‘Don’t you drop that there Kevin. This in’t a public dump.’

I turned round to see a huge red haired man whose torso was covered in tattoes. In front of him was a white convertible full of small children one of which, a girl, was holding a small black spaniel and another of which must have been Kevin. I don’t usually ask the way for various reasons, which I will give later, but this time I did. ‘What is the shortest  way into Biddeford from here?’

‘Thart depends. Which way you want?  The way the crow flies or the way the duck flies?’

The children were looking up at me with interest and one or two of the vikings fellow crew men, who had appeared from nowhere, were looking at me with expectant grins.  It sounded to me as if this was a prime case for my rule of not asking directions. On the whole, though I thought that taking the duck option would be asking for trouble.  ‘The way the crow flies’ I said quickly. With some relief I saw that it was the right answer for though the crew men laughed, ‘Heh, Heh’, they did so in a disappointed way.

‘Well the way the crow flies is to take that next right there and then go straight and straight and straight and straight not turning left or right and then you’ll get to Bideford.’ And so it was, but I did wonder as I plodded on, what way the duck went.  Actually, I felt like a bit of a duck. Not exactly waddling but something like it. Hobbling. So a duck with a hobbled waddle.

At Bideford I had instructions to call Johnny. He was pleased to hear from me. ‘It sounds as if you’ve only got another three miles’, he said. I was heading up the Tarka Trail to Barnstable which was my target for the day.  I had a cup of tea in the hotel where a group of Londoners was settling in for a week end of football, and spread out my map.  I had been on a fold. Funny but that looked like quite a lot more than 3 miles. As I joined the foot path there was a sign. ‘Barnstable 9 miles.’  9 miles!  I’d better get a move on.  I was paying for that late start with Jasper.  In the end I called Johnny and we agreed to meet at Instow, about 3 miles on.  I would have to make up the six miles tomorrow.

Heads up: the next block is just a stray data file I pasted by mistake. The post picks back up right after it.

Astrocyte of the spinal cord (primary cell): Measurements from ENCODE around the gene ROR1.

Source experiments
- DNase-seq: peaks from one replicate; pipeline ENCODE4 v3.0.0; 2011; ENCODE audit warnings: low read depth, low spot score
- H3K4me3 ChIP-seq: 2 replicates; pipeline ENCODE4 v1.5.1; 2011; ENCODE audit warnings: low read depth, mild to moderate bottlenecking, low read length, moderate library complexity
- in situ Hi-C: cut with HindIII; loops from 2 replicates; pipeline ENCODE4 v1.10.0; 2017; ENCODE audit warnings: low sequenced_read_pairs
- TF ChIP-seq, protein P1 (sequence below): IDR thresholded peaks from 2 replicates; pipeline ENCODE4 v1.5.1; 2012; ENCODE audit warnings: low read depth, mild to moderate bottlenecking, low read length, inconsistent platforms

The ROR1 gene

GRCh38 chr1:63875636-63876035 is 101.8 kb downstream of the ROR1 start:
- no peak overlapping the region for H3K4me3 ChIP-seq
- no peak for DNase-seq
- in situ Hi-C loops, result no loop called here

Daisies, sea, estuary, boats, Instow,Tarka TrailLooking north from the Tarka Trail towards Instow

I liked Instow and I liked walking along the Tarka Trail.  It used to be a railway line. I felt that it would have been better to have been one now.  The line is paved with tarmac and for some reason there is nothing, but nothing, harder to walk on than tarmac. It is very tiring. Flat but tiring, and hammers the joints.

At Instow I waited for Johnny down by the front. On the other side of the wall there was a beach and just beside the sea wall a young family. At first I thought that they must be Eastern European with their strange their accents. I was curious and couldn’t resist asking where they were from.